His motivation, of course, goes beyond Cseh. In addition to the 400 individual medley and the 200 freestyle, Phelps is scheduled to swim the two butterfly races, the 200 individual medley and the 200 backstroke. The 200 backstroke, on the final day, represents a formidable challenge against Aaron Peirsol, the Olympic gold medalist and world-record holder.
“I like to race the best in the event,” Phelps said. “And Aaron hasn’t lost really since right after Sydney [in 2000]. I enjoy getting in the water and racing the backstroke. We’ve gone at it a few times, Santa Clara, nationals once or twice, [Olympic] trials. We’ve had a few races and they’ve all gone his way.”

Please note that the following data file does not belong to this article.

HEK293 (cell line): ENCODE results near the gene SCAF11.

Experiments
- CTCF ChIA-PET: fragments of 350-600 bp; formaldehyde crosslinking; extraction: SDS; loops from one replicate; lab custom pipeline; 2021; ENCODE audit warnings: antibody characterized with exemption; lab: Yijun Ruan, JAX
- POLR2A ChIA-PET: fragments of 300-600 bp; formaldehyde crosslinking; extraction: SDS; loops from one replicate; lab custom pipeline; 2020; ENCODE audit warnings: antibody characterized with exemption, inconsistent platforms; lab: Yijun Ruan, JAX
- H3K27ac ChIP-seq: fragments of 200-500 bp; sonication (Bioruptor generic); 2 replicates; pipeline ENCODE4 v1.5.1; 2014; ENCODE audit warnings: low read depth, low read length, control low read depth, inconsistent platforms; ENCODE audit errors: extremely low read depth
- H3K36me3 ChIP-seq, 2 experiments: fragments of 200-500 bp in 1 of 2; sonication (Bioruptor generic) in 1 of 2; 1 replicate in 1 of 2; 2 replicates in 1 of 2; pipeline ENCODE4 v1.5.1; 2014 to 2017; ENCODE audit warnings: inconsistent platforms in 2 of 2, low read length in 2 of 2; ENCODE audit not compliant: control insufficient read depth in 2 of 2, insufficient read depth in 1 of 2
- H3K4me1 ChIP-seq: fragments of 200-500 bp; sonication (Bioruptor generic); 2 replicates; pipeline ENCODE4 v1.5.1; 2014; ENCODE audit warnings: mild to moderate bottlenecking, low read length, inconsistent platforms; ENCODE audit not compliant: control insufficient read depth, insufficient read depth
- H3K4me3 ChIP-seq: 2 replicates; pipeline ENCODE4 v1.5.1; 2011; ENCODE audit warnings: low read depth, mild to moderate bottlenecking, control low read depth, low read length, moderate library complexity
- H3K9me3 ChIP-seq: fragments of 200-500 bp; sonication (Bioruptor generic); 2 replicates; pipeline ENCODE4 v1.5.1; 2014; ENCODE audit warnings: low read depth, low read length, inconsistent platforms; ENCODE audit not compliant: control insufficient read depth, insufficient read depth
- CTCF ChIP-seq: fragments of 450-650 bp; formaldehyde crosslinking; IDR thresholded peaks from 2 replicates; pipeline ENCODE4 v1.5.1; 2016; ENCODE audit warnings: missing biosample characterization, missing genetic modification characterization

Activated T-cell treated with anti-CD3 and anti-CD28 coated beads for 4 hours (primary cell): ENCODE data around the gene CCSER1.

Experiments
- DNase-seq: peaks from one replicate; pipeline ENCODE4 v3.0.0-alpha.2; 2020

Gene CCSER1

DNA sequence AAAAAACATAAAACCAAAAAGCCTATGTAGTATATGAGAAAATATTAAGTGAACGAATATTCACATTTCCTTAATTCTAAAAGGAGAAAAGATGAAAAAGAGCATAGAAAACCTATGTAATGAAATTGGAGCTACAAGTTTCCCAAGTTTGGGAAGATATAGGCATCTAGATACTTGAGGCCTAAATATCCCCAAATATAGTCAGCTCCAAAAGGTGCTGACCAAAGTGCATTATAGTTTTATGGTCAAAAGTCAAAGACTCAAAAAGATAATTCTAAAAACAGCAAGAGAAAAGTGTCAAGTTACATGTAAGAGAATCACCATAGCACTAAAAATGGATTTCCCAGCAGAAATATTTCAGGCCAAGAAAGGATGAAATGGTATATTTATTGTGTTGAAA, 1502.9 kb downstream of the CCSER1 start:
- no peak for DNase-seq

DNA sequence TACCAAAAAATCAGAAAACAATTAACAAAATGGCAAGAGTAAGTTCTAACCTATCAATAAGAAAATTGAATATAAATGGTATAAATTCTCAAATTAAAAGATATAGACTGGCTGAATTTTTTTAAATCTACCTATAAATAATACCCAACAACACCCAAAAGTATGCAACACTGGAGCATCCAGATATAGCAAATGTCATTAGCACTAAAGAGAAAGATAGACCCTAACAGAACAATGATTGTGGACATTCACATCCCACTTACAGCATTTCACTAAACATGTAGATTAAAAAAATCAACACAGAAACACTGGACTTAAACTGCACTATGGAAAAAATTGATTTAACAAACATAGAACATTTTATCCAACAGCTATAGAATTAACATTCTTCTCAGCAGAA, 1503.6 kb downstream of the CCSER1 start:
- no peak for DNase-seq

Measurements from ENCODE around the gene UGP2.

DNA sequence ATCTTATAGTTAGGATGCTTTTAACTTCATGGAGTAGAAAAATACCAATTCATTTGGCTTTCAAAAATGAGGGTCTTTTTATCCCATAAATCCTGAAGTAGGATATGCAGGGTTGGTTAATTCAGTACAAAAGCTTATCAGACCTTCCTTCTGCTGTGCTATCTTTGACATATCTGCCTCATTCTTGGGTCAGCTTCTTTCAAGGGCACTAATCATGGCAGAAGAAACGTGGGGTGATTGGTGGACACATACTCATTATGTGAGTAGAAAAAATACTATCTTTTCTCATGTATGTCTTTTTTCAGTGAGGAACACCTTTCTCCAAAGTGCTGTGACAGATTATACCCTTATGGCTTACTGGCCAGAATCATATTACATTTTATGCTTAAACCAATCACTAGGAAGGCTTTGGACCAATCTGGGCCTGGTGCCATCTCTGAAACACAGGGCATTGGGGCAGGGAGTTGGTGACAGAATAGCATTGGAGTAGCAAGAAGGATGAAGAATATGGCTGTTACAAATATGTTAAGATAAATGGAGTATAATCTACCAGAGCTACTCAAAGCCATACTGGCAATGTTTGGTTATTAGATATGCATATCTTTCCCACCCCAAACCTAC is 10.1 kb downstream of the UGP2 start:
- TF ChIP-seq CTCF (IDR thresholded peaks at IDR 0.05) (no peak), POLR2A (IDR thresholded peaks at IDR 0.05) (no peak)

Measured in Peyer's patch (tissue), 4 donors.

Peirsol of Austin, Texas, who will race in a venue once essentially his home pool, was saying all the right things Monday.
“We don’t need to swim against each other that much but when we do, we always swim fast,” he said.
Phelps has a knack for finding motivation in places where others can’t seem to do so. He made a point of going out of his way to praise Vendt on a conference call last week, and did the same thing Monday morning. Vendt, who owns two Olympic silver medals in the 400 medley, came out of competitive retirement in April, and his arrival in Ann Arbor has energized their training sessions.
Vendt’s presence and Phelps’ struggles at the 2005 World Championships in Montreal have combined to produce a rededicated swimmer. Five gold medals and a silver would be career meets for some, but Phelps called it “the biggest wake-up” of his career as he did not make the 400 freestyle final and went through the competition without setting any world records.